How can it be that I just watched you drive away in our Honda Pilot? Blonde curls cascading around your shoulders, you smile and give a wave through the front window.
At sixteen, you are an elegant, accomplished young woman. This year, you are taking piano and oil painting lessons, helping with the children's choir at church, taking a robust schedule of honors courses, serving as a senator in youth & government, and playing setter on your school's volleyball team. You balance all these things while wearing preppy clothes and helping around the house without asking. In fact, you've made dinner for our family every day this week. On the menu? Smoked salmon crepes, glazed citrus pork, chicken gyros, roasted butternut squash, and other such fancy dishes. Somehow you taught yourself to cook -putting in a little bit of this and a little bit of that, seasoning, chopping, and mincing like a pro.
If you had been born in the time of Jane Austen's novels, I have no doubt that the town would have described you as well-bred and delightful.
In many ways, you were meant for another time in history. You cringe at crocs, crop tops, and nose rings. If you could do so without making a scene, you would wear collared shirts, tailored skirts, and dress shoes every single day. Except when you are playing sports, that is.
You are an athlete - setting, serving, and passing with agility and spirit on the volleyball court. This summer, when friends were jumping off cliffs into a lake, you plummeted off the peak alongside them. If you put your mind to something, you do it.
That being said, you are probably most at home in a classroom, a museum, a theatre, an art studio, or a cityscape - preferably with magnificent, old-world architecture at every turn.
"Why did I have to grow up in a time with cell phones?" you recently asked wistfully, rhetorically. "I would have preferred to just be paged, when needed." You text reluctantly and always with proper grammar, adding in emojis under duress.
Another time you asked me, "What do you picture me doing in 20 years?" Here is your answer. Truth be told, I could see you doing many things. You have interest in med school and I could see you going that route - white coat, microscopes, holding a clipboard, having MD behind her signature. Even more, though, I see you as an adoring mother with a well-decorated, light-filled, joy-filled home. I see you with a professional side too, but I'm not sure quite what that will be - authoring children's books, speaking at conferences, drafting blueprints, running your own business, painting portraits? I still can't imagine you without an easel and a studio. My best guess is that you will do something where you create, communicate, and lead - that trifecta is wherein your gifting lies.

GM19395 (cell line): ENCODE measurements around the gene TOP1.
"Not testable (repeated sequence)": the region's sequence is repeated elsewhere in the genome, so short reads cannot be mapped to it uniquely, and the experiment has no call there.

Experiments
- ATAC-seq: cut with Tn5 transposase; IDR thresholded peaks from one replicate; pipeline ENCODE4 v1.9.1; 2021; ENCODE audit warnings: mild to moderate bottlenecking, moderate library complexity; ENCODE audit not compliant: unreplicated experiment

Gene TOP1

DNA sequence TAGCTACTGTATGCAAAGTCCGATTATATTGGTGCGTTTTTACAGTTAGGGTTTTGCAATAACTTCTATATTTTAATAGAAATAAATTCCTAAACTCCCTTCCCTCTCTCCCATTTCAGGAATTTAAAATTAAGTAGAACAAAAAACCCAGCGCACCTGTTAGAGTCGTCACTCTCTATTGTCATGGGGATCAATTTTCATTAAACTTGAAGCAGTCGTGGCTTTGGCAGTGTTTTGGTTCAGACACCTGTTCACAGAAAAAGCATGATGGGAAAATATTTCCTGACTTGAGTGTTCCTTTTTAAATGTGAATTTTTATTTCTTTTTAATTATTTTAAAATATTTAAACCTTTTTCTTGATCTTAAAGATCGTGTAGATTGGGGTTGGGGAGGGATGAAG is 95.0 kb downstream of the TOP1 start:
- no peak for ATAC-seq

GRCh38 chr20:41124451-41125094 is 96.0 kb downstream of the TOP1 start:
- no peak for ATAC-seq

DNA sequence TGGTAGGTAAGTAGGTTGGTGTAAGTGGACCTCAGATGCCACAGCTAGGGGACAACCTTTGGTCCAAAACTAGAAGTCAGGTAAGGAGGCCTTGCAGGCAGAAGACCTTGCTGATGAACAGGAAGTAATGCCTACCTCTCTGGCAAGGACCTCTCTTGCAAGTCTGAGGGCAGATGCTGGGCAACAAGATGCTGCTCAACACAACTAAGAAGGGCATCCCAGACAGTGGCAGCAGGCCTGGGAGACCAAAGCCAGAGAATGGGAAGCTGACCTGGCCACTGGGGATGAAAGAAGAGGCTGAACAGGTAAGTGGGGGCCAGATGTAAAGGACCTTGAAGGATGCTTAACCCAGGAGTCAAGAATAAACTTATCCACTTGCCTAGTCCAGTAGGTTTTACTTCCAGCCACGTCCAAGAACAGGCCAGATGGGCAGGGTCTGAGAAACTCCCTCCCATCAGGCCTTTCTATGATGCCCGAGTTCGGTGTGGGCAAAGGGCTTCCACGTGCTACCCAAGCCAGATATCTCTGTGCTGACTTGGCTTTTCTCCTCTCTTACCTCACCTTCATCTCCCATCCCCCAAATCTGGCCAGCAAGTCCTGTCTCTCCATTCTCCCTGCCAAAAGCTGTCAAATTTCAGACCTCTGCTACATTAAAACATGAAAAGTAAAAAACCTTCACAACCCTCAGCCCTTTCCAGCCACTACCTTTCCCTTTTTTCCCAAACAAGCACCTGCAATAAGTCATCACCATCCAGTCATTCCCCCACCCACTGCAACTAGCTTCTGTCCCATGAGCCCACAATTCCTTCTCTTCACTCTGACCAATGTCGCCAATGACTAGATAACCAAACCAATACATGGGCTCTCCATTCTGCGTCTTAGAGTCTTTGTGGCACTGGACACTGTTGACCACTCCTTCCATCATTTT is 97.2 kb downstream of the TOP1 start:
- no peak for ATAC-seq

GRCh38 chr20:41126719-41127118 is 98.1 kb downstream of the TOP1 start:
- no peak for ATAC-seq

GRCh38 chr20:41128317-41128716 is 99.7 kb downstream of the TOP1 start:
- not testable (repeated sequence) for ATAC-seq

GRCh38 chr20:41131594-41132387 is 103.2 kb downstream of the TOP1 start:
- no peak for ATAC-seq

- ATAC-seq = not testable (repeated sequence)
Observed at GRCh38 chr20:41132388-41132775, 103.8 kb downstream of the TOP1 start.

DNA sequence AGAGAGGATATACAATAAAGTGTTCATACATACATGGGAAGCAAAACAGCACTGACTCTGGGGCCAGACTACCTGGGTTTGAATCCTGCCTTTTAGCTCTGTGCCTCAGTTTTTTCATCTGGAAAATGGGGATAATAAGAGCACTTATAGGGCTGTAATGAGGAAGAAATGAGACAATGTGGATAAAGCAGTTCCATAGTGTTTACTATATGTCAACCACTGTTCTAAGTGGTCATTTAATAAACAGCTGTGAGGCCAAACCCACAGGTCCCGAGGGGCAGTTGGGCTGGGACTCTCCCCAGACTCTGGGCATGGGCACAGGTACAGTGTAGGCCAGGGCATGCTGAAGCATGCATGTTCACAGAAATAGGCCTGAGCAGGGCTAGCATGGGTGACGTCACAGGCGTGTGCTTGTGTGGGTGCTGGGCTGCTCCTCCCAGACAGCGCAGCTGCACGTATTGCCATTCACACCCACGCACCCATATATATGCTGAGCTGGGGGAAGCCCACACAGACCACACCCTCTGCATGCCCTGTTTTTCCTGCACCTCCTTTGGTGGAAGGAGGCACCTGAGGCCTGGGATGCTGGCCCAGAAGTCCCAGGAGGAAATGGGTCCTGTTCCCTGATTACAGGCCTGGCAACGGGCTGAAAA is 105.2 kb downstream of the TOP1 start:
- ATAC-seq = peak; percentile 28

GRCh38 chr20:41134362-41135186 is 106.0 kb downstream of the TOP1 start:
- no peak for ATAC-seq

When we visited colleges this past summer, you knew exactly what you were looking for...and it certainly wasn't the status quo! You want a college experience where serious joy is evident around campus. You want a place where students act and dress like adults (well-dressed adults) - speaking winsomely, engaging in thoughtful debates, writing math equations on chalkboards, conducting research in state-of-the-art labs, and studying for exams in well-equipped libraries. As for extracurriculars, you cross off any school with an emphasis on rowdy fun (Mud races? Fog-filled concerts? Dorm competitions? Football games with stands of screaming fans? - you'd rather not). You would much prefer a school with honors symposiums, academic lectures, symphony performances, civilized picnics on the lawn, and fall balls. So, college in the 1940s. :)
As an 11th grader, the world is your oyster and you are getting ready to step out into the great, wide somewhere. I'm not ready for it quite yet. My heart already preemptively misses you. That being said, I am immensely proud of you for pursuing excellence in everything and for seeking God first. Wherever you go, whatever you do, I know you will be a sparkling light in the darkness.
With much love and affection,